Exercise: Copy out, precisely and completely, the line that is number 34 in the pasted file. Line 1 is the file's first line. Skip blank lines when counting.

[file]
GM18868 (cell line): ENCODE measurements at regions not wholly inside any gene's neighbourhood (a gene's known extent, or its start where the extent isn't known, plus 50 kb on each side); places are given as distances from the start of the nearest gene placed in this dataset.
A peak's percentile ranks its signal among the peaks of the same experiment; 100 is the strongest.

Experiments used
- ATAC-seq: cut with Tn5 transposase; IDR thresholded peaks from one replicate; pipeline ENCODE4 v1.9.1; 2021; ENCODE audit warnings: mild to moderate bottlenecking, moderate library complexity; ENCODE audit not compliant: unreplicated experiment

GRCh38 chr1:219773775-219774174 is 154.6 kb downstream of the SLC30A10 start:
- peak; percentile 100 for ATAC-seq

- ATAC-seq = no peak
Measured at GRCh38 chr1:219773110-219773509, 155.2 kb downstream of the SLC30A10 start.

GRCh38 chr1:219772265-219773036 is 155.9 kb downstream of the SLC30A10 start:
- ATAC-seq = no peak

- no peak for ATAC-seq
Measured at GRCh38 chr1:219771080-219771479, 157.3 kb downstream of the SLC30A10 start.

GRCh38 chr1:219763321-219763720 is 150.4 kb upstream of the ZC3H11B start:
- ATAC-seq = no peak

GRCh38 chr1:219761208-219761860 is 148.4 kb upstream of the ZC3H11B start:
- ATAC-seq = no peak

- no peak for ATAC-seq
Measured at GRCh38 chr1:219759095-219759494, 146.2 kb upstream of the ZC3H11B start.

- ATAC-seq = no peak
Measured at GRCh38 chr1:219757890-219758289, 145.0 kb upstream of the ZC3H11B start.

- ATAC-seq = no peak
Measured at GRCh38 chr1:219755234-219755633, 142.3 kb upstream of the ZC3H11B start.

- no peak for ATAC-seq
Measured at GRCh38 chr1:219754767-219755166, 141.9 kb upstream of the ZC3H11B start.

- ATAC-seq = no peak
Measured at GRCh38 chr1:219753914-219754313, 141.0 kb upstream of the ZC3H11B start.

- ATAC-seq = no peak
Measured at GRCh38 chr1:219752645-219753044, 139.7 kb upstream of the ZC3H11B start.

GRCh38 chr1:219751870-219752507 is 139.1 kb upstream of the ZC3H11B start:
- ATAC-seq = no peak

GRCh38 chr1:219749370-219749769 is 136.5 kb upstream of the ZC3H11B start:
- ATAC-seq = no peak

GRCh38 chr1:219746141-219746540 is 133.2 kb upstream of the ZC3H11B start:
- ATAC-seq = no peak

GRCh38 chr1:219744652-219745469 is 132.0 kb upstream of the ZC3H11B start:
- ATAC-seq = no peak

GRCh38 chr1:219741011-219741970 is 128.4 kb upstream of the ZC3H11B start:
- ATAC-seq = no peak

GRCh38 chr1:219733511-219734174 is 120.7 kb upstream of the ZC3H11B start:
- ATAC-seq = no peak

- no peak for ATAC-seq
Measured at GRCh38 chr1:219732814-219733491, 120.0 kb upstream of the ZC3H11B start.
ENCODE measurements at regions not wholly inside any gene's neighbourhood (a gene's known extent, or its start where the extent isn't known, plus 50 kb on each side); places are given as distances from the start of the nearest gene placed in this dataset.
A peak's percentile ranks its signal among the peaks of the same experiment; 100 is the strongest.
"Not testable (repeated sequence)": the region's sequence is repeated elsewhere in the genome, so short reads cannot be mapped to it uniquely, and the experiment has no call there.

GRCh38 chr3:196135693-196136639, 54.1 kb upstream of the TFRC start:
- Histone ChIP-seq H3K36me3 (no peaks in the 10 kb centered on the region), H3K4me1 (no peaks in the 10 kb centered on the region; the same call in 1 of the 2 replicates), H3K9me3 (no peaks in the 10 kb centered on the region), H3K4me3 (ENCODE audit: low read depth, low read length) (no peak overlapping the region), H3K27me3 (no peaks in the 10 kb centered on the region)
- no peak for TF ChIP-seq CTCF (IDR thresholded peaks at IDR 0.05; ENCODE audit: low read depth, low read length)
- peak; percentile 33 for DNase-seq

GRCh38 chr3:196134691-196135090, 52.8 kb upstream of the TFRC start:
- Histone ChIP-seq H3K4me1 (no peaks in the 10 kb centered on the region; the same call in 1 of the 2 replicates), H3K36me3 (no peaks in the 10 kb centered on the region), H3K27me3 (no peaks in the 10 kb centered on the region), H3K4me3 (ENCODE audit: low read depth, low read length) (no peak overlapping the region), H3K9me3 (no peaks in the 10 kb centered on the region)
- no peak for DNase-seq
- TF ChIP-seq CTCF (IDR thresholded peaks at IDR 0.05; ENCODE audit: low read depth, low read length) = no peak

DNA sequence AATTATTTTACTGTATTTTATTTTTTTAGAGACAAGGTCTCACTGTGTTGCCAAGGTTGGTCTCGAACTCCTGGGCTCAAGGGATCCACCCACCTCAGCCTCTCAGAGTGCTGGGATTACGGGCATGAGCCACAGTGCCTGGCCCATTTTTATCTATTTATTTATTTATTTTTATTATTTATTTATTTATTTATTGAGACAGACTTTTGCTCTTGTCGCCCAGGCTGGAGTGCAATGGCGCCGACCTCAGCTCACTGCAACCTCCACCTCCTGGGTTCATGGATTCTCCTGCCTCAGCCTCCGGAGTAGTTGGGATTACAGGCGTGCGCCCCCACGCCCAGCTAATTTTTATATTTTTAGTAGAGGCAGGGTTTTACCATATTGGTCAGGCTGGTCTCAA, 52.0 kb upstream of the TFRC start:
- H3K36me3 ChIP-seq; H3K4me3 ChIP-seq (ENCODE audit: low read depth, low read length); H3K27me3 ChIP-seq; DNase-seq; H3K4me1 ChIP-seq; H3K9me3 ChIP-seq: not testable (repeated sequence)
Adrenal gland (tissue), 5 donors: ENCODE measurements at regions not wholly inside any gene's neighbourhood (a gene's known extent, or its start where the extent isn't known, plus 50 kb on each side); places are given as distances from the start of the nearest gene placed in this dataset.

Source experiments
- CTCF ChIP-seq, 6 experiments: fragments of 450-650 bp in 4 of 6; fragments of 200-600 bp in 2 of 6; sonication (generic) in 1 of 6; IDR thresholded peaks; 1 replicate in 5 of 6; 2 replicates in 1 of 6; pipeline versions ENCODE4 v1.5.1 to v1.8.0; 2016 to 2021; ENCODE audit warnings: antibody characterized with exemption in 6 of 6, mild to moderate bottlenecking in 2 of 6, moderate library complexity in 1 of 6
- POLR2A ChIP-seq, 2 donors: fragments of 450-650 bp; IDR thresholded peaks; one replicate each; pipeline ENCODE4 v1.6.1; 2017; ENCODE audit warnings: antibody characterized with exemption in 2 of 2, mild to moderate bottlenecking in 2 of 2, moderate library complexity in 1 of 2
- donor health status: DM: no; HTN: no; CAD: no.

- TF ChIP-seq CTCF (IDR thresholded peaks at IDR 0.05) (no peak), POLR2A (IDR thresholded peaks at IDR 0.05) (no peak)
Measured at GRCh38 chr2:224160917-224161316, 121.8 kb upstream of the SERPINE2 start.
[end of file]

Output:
- ATAC-seq = no peak